Holy Glasses (Castlevania: Symphony of the Night) work as the equivalent of LSD
When your hero is on a quest to murder his father and maybe burn his house down along the way, drugs are a sensible thing to leave out of the equation. Most mushrooms in Symphony of the Night, for instance, are of the harmless edible variety, and the rest are deadly poisonous. This is Konami, teaching you valuable lessons about not eating dangerous things. Educational!
However, Alucard's rather more trusting with man-made substances. He'll eat a tab of paper that transports him across space and time; given the chance, he'll toy with the even more LSD-esque Holy Glasses, which grant visions of strange glowing orbs and allow users to experience the world afresh.
Everything in the LSD world of the Upside-Down Castle is topsy-turvy and crazy-colored, as our hero experiences visions of forgotten spiritual trauma and familial unease. The founder of Alcoholics Anonymous, dosed with LSD during his own substance-abuse therapy, reported similar experiences; nowadays, doctors prefer the less salacious but somewhat safer method of talking about things. Luckily for players, Alucard apparently doesn't believe in therapy.
Musou (Dynasty Warriors series) certainly reminds us of PCP
The usual joke when talking about Dynasty Warriors is to say, those games are worse than Madden, with their yearly updates on the same formula. But there's an important difference: whereas Madden is named after the guy sometimes credited with bringing steroids to pro football, and hence might involve some use of performance enhancements, Dynasty Warriors is definitely about dudes who are absolutely ripped on PCP.
Phencyclidine, aka PCP or Angel Dust, became notorious in the 70s and 80s for fueling a spate of ridiculously violent street crimes and incidents of self-harm: besides removing inhibitions and turning the world into a dizzying blur (fix that camera already, Koei!), the drug can reduce users' senses of pain and empathy alike. Striding into a crowd of enemies to perform seemingly-impossible acts of violence? No need to invent a supernatural warrior's instinct to explain that: Liu Bei and friends are just hopped up on good old-fashioned Angel Dust.
P-Wing (Super Mario Bros 3) has a lot in common with meth
Travel far enough into Mario 3's boonies and you're bound to come across a shack selling these dodgy little dealies, which have a common (outside the US, at least) street name for crystal meth stamped right onto them. And, like most backwoods P/meth dealerships, the place won't last long before it's vacated or abruptly wiped off the map.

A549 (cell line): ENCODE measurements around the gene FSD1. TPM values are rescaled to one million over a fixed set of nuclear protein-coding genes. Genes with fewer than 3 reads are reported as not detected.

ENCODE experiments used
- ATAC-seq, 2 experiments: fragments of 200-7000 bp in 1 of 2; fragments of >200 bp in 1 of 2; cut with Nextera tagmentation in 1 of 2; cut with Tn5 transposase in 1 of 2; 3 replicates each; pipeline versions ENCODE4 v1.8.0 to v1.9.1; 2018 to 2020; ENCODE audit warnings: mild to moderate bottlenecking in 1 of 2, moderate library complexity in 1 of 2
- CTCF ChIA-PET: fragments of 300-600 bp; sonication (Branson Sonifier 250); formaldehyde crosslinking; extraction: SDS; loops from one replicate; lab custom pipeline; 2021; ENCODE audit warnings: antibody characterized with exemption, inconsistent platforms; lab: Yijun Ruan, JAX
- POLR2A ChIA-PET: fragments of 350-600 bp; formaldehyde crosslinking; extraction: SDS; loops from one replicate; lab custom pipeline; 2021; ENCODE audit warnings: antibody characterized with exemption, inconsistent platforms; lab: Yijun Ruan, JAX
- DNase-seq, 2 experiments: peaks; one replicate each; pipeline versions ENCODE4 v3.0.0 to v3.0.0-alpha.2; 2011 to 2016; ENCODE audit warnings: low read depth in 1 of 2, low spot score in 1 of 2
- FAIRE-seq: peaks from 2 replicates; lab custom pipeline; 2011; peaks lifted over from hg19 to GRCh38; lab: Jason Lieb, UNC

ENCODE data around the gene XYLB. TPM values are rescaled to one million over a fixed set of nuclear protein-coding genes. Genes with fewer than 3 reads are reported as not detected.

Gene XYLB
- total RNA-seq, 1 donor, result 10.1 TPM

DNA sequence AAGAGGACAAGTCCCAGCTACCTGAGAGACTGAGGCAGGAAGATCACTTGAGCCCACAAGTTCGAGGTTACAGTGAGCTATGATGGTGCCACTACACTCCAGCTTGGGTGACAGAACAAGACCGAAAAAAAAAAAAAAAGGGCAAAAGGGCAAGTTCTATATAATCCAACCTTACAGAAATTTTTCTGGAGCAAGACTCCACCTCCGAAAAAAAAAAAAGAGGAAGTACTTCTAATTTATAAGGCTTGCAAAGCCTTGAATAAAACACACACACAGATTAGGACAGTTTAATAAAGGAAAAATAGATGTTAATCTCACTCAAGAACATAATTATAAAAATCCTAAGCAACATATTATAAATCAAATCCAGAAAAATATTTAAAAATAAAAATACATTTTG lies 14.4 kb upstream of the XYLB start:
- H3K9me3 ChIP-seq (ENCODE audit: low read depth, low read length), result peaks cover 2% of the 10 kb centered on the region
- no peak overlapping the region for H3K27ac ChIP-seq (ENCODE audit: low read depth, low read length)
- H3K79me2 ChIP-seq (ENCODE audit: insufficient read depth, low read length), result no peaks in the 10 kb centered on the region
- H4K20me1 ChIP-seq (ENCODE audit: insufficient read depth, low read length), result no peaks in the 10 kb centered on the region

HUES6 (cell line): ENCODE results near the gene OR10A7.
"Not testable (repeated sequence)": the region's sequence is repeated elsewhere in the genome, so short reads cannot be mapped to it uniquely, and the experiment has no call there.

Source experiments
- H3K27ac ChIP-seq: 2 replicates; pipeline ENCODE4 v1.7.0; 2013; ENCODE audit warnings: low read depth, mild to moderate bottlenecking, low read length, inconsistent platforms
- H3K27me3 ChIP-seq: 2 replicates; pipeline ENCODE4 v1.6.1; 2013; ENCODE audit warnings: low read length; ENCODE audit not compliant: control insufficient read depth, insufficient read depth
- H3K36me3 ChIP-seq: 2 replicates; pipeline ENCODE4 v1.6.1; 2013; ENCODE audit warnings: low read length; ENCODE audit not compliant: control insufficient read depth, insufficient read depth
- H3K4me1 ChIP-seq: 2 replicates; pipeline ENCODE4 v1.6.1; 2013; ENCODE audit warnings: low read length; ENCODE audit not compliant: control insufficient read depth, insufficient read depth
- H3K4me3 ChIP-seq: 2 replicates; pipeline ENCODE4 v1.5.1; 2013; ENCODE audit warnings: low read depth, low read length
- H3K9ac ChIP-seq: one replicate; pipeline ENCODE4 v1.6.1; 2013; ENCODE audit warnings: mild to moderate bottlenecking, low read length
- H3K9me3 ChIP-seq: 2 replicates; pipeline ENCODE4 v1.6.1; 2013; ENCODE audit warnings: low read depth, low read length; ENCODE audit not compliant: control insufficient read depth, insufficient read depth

The item itself helps players get to the game's highest regions, and can be a proper trial to wean yourself off of; in fact, if our high school drug educations are to be trusted, the relatively common Raccoon Leaf is just a gateway powerup to the harder, more intense P-Wing.
We tried to decipher any hidden metaphorical significance to the Leaf itself, but nobody who offered to explain this particular joke could get any further than complaining of extreme peckishness and marveling at how the human hand is pretty amazing if you, like, really look at it.
T-Virus (Resident Evil series) sounds a lot like bath salts
Remember when that dude bit that other dude's face off in Florida earlier this year, and the entire Internet freaked out because that was the sort of thing zombies would do and zombies are awesome?
When everyone thought it was because of Bath Salts, the whole story gained a whole new level of meme-readiness: not only was there something even scarier than zombies, but you could become one (if you were particularly stupid about ingesting mystery substances).
By the time it transpired that Bath Salts weren't even to blame for that particular attack, it was too late: the compound (which, zombies or no zombies, tends to be pretty bad news) had passed into geek legend. There it joins substances like Resident Evil's T-Virus--which has a similar habit of turning regular people into freakout monsters, then forcing awkward discussions about whether or not they're zombies, and whether or not that makes a difference when they're trying to eat your face.
Tears of Light (The Legend of Zelda: Spirit Tracks) shares the properties of Devil's Breath
As drug tolerance goes, Hyrule is Amsterdam with less backpackers: magic mushrooms grow wild, smart-brews are sold in the Town Square, everyone's hammered on milk, and the world's greatest hero is a kid who thinks his hat tells him secret messages. But there's one substance even the Hylians won't touch: Spirit Tracks' Tears of Light.
Exposure to the Tears of Light drains victims' free will while leaving them fully conscious and able-bodied. This is the same effect gained by exposure to Scopolamine, aka Devil's Breath, aka the world's scariest drug.
Scopolamine-controlled victims speak of helplessly emptying out their own apartments and bank accounts while under the drug's influence. The Tears of Light, similarly, have been used to compel Phantoms to aid in emptying out their own dungeons, wading uncontrollably into pits of lava at the behest of their impish tormenter. With heroes like this, who needs villains?
Want another hit?
Thanks for joining us for this spurious romp through the seedy subtext of your favourite games and ours. In closing, we'd like to stress that (a) we don't actually think Shigeru Miyamoto is trying to get you hooked on meth; and that (b) neither are we. Who's going to read our listicles if you're lying in a gutter with your teeth falling out?
But with that out of the way, the night is young and you are ingenious - so what's the most notorious substance you reckon you've found hidden in-game? And did you inhale?